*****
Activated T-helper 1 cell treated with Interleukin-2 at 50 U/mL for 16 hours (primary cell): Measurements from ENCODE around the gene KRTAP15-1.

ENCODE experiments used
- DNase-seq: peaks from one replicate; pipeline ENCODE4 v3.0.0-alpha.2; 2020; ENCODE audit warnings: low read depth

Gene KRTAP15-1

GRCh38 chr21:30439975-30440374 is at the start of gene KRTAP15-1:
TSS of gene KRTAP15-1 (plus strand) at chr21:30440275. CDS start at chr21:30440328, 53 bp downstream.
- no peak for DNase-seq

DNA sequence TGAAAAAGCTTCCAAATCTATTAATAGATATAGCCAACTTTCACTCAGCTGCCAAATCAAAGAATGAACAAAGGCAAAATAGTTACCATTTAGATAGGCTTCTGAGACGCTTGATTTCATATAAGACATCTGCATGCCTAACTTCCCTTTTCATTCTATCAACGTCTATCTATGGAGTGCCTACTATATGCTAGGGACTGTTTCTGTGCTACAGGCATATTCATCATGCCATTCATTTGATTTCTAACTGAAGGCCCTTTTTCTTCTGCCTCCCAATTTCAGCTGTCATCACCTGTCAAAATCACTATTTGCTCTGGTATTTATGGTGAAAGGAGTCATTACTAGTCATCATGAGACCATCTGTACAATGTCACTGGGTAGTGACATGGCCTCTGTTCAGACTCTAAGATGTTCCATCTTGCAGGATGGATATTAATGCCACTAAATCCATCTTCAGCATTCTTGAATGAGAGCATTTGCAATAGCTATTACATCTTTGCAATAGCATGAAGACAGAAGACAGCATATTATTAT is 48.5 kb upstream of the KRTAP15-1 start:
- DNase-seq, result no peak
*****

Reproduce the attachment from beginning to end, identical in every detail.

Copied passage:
Activated T-helper 1 cell treated with Interleukin-2 at 50 U/mL for 16 hours (primary cell): Measurements from ENCODE around the gene KRTAP15-1.

ENCODE experiments used
- DNase-seq: peaks from one replicate; pipeline ENCODE4 v3.0.0-alpha.2; 2020; ENCODE audit warnings: low read depth

Gene KRTAP15-1

GRCh38 chr21:30439975-30440374 is at the start of gene KRTAP15-1:
TSS of gene KRTAP15-1 (plus strand) at chr21:30440275. CDS start at chr21:30440328, 53 bp downstream.
- no peak for DNase-seq

DNA sequence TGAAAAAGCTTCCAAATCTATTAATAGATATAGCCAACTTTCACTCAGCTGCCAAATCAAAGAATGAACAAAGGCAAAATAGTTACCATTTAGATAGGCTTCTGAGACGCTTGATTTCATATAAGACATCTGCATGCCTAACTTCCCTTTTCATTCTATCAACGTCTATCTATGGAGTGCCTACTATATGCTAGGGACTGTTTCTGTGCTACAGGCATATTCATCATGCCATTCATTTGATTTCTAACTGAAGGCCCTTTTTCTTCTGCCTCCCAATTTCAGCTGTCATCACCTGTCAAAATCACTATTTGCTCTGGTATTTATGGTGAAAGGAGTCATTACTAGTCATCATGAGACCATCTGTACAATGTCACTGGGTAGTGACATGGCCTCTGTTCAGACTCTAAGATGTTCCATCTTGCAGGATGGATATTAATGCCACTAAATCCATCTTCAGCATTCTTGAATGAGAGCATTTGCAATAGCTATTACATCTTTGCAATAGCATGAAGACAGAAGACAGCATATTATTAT is 48.5 kb upstream of the KRTAP15-1 start:
- DNase-seq, result no peak